Tuesday, August 12, 2014

Horror Express

This gory Spanish thriller marked the sixteenth time that British horror icons Christopher Lee and Peter Cushing appeared in the same film. It is said that HORROR EXPRESS was made because producer Bernard Gordon owned the model train and the sets built for PANCHO VILLA and needed to do something with them (the miniature effects in HORROR EXPRESS are excellent).

The plot by Julian Zimet and Arnaud d’Usseau, who also wrote PSYCHOMANIA together, is farfetched and the science is dubious, to say the least, but fast-paced direction by Eugenio Martin (PANCHO VILLA) and a thrilling score by John Cacavas (THE SATANIC RITES OF DRACULA) make HORROR EXPRESS a very entertaining ride. Do I need to mention the expert thesping by the British dynamic duo at the top of the bill and Telly Savalas’ hammy turn as a crude Cossack?

1906 China. Rival scientists Sexton (Lee) and Wells (Cushing) are traveling aboard a Trans-Siberian express train. So is a horrific-looking two-million-year-old iceman from outer space that is killing passengers just by looking at them. Sexton found it frozen in the Manchurian ice and was trying to secretly transport it back to Europe. Lee plays him as an arrogant snob, which is a terrific counterbalance to Cushing’s livelier, more humorous turn as the surgeon Wells.

Of course, a monster needs victims, and Martin has stocked his train with more than enough, including a mad monk (Alberto de Mendoza), a spy (Helga Line), and a gorgeous Russian countess (Silvia Tortosa). In act three, after the creature has plowed its way through most of the cast, Savalas (KOJAK) jumps aboard as Cossack captain Kazan, who not only brings with him an army of monster fodder, but also could care less which humans die, just so long as he can take the creature with them.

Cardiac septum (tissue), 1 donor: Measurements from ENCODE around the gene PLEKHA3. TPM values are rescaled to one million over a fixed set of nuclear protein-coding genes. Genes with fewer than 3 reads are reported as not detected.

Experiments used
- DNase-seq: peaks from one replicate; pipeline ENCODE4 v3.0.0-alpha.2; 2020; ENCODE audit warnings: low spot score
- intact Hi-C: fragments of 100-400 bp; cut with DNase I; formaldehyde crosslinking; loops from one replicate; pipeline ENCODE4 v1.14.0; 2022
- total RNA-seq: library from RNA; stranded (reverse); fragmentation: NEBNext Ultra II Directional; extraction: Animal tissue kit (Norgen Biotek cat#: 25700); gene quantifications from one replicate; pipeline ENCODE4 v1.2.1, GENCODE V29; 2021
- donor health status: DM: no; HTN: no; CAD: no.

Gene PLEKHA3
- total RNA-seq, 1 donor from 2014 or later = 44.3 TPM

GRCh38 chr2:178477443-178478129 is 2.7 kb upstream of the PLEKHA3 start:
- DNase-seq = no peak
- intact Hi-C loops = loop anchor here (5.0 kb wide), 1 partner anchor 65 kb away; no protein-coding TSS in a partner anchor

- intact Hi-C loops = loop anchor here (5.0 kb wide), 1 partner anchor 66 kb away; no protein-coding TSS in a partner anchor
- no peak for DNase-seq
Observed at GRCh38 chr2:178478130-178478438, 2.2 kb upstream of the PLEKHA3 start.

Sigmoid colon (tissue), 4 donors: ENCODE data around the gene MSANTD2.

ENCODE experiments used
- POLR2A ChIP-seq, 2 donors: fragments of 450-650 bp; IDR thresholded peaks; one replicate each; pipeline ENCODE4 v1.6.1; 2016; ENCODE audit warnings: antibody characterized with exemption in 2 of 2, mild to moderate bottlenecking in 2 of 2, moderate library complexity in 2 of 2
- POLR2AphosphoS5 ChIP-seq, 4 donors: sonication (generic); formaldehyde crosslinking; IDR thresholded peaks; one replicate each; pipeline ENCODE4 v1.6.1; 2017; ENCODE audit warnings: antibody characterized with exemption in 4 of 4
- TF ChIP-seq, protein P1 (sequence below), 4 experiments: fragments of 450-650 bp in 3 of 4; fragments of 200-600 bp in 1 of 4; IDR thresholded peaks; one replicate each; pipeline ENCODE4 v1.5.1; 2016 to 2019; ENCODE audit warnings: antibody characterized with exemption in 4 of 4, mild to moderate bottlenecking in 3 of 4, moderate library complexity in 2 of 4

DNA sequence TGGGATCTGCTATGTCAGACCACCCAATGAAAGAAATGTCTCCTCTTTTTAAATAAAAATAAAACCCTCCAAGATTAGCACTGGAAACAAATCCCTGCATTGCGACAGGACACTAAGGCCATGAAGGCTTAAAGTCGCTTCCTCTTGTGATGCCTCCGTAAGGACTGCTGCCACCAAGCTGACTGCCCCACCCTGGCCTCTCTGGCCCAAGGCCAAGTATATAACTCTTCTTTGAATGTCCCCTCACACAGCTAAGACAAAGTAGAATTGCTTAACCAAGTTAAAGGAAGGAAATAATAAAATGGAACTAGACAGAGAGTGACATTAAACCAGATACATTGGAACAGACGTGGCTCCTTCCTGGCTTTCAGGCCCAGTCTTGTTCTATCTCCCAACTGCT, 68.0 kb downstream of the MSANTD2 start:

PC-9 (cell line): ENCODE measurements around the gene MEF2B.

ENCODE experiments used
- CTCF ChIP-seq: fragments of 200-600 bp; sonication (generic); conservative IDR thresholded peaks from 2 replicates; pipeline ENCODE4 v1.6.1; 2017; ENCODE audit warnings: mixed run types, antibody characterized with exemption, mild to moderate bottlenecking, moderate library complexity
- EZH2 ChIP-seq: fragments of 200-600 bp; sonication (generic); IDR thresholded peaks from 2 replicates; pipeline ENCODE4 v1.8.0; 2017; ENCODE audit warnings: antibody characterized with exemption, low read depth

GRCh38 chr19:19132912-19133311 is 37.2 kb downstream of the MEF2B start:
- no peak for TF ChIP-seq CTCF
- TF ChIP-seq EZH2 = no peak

Spotted with splashes of blood, HORROR EXPRESS is blessed with a really cool monster that flashes a crimson eye during its attacks. Its victims gasp, bleed from their eyes and nose, and die in terror as their eyes turn white like they’re being boiled. Wells’ autopsy shows their brains have turned completely smooth (“like a baby’s bottom”), because the monster absorbs all its victims’ thoughts. I told you the movie’s science was dubious. At least it gives us wonderful howlers like, “You saw his eyes! One look at them, and you’re dead!”

Clever twists and dark humor abound in HORROR EXPRESS, but it’s hard to imagine the film working without its lead tandem of Lee and Cushing. Usually in movies in which the two share scenes, like Hammer’s Dracula series, they play antagonists, but HORROR EXPRESS allows them to work together as a team, despite their characters’ disparate personalities (Cushing pleading with a cockblocking Lee to find a different berth so he can score with a pretty young woman is delightful). Nice little horror movie filmed in Madrid.

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